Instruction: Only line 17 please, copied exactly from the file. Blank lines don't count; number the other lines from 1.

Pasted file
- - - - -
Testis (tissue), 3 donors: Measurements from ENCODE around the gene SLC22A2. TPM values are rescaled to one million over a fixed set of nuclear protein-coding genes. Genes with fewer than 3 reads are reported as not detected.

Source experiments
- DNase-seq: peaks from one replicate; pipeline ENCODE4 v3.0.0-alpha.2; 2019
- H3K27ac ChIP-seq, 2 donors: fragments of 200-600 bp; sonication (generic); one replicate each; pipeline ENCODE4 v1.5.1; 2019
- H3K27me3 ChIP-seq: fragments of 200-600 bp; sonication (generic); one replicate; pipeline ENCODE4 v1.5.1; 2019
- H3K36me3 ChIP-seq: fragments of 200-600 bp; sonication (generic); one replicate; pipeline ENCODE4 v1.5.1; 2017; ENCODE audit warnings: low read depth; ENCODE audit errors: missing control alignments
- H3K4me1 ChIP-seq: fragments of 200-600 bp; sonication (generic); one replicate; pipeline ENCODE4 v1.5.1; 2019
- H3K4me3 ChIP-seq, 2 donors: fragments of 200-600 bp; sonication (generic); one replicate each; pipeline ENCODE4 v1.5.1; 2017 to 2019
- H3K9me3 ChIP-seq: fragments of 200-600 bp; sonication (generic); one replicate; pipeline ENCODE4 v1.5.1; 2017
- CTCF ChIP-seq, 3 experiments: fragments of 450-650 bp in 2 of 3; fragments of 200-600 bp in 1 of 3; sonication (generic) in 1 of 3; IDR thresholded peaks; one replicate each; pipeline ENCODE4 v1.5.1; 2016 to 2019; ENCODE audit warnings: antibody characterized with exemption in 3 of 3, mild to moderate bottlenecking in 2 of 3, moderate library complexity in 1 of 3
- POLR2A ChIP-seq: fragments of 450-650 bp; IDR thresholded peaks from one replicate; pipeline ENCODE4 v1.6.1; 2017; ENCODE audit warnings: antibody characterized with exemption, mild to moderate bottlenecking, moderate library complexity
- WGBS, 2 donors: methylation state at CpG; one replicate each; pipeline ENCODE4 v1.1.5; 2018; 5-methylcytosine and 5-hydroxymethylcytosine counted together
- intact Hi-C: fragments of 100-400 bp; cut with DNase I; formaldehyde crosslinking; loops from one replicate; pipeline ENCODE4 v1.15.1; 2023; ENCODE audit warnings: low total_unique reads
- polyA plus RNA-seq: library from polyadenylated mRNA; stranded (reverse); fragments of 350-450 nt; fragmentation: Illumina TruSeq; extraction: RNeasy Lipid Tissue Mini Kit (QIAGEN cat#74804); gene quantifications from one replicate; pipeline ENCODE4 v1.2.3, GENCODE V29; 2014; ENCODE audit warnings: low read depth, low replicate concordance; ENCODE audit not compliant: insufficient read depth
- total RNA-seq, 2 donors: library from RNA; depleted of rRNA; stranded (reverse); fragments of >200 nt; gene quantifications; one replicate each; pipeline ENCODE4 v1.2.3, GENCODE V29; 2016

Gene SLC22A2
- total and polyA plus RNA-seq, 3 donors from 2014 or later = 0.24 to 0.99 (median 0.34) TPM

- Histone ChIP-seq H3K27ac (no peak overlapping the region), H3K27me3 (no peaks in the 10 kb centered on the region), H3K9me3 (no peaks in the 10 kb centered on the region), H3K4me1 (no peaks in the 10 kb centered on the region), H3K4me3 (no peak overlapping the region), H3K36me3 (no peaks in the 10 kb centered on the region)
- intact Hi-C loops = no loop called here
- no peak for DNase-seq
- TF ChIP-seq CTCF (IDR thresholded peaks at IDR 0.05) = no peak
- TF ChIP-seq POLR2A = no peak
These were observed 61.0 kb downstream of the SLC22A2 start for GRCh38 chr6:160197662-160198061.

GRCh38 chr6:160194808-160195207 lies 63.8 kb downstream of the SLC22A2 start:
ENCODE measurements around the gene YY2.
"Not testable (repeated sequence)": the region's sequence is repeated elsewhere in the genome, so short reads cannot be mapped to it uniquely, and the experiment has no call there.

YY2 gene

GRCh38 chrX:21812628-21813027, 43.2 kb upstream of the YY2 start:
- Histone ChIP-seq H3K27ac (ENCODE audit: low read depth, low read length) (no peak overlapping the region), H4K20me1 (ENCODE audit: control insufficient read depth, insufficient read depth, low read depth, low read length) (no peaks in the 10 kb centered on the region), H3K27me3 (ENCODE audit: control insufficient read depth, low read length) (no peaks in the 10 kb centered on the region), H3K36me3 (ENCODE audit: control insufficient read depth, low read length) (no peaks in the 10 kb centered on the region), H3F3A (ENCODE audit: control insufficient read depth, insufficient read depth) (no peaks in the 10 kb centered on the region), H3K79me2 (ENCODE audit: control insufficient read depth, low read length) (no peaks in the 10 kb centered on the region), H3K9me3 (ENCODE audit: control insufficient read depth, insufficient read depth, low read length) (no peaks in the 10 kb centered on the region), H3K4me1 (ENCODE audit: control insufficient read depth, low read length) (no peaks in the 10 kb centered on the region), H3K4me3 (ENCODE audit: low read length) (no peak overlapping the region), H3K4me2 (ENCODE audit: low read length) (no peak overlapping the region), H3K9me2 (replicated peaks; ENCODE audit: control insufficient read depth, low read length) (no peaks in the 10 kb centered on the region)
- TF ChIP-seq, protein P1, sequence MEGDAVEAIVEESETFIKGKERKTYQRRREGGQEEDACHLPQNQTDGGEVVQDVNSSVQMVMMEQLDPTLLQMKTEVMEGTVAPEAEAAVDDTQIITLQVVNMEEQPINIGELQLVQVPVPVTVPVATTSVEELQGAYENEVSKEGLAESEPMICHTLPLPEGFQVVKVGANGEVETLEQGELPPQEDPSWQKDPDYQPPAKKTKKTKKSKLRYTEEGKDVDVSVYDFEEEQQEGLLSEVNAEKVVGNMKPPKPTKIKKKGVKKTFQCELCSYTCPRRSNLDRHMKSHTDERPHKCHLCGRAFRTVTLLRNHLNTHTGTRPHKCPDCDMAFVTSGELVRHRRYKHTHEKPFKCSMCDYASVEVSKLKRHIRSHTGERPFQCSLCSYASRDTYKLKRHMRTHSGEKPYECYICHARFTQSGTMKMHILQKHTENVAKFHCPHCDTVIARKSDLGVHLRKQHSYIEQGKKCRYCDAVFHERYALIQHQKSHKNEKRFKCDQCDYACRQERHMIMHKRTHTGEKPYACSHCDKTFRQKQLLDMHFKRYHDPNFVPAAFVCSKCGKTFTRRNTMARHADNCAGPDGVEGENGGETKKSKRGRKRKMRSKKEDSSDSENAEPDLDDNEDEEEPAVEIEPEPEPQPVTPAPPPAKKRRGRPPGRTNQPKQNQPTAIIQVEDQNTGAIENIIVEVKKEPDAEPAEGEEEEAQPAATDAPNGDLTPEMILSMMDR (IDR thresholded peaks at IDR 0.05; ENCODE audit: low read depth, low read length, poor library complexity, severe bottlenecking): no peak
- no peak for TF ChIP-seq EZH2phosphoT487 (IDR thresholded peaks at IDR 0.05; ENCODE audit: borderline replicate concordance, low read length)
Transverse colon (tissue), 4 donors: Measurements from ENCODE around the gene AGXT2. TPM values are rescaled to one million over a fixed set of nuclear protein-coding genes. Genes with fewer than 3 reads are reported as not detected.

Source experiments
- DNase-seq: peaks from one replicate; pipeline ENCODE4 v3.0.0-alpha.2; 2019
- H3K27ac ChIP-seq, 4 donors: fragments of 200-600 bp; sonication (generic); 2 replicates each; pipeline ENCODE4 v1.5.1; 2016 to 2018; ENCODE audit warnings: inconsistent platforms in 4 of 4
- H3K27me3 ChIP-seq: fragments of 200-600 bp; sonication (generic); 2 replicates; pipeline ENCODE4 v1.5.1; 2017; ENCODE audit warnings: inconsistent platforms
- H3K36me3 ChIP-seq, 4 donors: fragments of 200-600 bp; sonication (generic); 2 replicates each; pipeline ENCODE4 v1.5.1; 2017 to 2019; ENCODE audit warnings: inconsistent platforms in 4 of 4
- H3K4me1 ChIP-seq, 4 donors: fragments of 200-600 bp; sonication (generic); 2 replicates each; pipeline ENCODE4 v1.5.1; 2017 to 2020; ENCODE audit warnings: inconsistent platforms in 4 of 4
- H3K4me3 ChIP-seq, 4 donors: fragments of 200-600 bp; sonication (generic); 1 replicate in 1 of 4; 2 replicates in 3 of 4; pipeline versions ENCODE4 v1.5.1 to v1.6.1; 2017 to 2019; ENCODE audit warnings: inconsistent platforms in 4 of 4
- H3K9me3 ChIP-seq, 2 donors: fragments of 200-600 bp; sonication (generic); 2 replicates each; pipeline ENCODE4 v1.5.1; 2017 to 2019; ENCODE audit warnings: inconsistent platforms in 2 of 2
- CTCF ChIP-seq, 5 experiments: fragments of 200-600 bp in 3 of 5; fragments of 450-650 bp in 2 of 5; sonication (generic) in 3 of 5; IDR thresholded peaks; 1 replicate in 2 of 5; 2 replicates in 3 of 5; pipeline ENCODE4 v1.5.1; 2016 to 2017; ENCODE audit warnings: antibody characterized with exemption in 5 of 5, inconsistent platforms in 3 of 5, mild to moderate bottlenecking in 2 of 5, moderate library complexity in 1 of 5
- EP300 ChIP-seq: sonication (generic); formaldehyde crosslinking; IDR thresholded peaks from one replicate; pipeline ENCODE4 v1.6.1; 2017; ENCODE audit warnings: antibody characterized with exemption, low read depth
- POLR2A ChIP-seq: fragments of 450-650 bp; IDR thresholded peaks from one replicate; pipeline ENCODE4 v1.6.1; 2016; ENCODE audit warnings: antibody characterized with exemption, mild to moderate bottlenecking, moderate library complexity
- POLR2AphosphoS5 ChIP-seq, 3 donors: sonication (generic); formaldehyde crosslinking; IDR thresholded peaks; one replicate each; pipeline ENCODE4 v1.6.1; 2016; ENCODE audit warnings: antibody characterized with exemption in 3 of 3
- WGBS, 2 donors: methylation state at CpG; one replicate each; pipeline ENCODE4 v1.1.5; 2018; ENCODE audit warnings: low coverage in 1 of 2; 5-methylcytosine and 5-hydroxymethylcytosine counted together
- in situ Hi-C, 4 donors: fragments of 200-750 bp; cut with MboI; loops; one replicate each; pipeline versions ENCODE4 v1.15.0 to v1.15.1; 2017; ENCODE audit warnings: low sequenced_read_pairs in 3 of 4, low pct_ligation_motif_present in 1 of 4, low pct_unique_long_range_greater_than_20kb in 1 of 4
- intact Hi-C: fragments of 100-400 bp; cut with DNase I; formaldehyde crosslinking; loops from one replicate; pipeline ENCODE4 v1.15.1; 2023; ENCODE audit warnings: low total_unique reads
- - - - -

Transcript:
- total and polyA plus RNA-seq, 3 donors from 2014 or later = 0.24 to 0.99 (median 0.34) TPM